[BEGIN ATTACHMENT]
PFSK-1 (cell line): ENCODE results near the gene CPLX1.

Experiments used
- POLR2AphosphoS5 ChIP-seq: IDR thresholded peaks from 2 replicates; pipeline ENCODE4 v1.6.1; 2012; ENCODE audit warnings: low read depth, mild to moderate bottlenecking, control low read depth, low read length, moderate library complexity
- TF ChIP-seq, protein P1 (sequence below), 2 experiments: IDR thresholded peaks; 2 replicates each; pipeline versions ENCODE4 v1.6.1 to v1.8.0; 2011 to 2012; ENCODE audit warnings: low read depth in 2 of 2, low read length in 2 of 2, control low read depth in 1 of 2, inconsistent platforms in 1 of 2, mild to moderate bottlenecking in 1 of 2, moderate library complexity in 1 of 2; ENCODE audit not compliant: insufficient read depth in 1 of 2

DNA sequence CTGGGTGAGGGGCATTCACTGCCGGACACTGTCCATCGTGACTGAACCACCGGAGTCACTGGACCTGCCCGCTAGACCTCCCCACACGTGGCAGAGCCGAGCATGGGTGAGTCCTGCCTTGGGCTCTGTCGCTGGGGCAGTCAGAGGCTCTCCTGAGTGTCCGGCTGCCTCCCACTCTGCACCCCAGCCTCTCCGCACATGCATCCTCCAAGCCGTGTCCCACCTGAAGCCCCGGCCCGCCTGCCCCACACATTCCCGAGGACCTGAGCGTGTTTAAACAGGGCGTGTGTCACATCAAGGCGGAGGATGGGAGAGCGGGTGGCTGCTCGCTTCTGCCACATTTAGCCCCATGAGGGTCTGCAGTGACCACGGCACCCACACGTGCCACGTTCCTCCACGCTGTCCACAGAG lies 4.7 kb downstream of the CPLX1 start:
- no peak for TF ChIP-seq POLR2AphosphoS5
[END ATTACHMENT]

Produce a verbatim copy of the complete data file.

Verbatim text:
PFSK-1 (cell line): ENCODE results near the gene CPLX1.

Experiments used
- POLR2AphosphoS5 ChIP-seq: IDR thresholded peaks from 2 replicates; pipeline ENCODE4 v1.6.1; 2012; ENCODE audit warnings: low read depth, mild to moderate bottlenecking, control low read depth, low read length, moderate library complexity
- TF ChIP-seq, protein P1 (sequence below), 2 experiments: IDR thresholded peaks; 2 replicates each; pipeline versions ENCODE4 v1.6.1 to v1.8.0; 2011 to 2012; ENCODE audit warnings: low read depth in 2 of 2, low read length in 2 of 2, control low read depth in 1 of 2, inconsistent platforms in 1 of 2, mild to moderate bottlenecking in 1 of 2, moderate library complexity in 1 of 2; ENCODE audit not compliant: insufficient read depth in 1 of 2

DNA sequence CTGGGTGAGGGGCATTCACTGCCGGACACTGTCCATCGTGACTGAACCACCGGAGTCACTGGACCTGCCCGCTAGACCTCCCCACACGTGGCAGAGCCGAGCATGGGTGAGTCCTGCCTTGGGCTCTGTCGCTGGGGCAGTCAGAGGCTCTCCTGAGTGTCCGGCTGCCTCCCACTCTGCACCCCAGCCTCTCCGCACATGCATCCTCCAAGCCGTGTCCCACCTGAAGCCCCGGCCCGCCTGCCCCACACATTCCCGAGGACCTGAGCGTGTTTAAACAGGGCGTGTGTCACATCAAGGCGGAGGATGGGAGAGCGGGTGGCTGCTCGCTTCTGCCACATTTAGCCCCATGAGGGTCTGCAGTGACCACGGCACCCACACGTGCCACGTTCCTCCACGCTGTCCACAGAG lies 4.7 kb downstream of the CPLX1 start:
- no peak for TF ChIP-seq POLR2AphosphoS5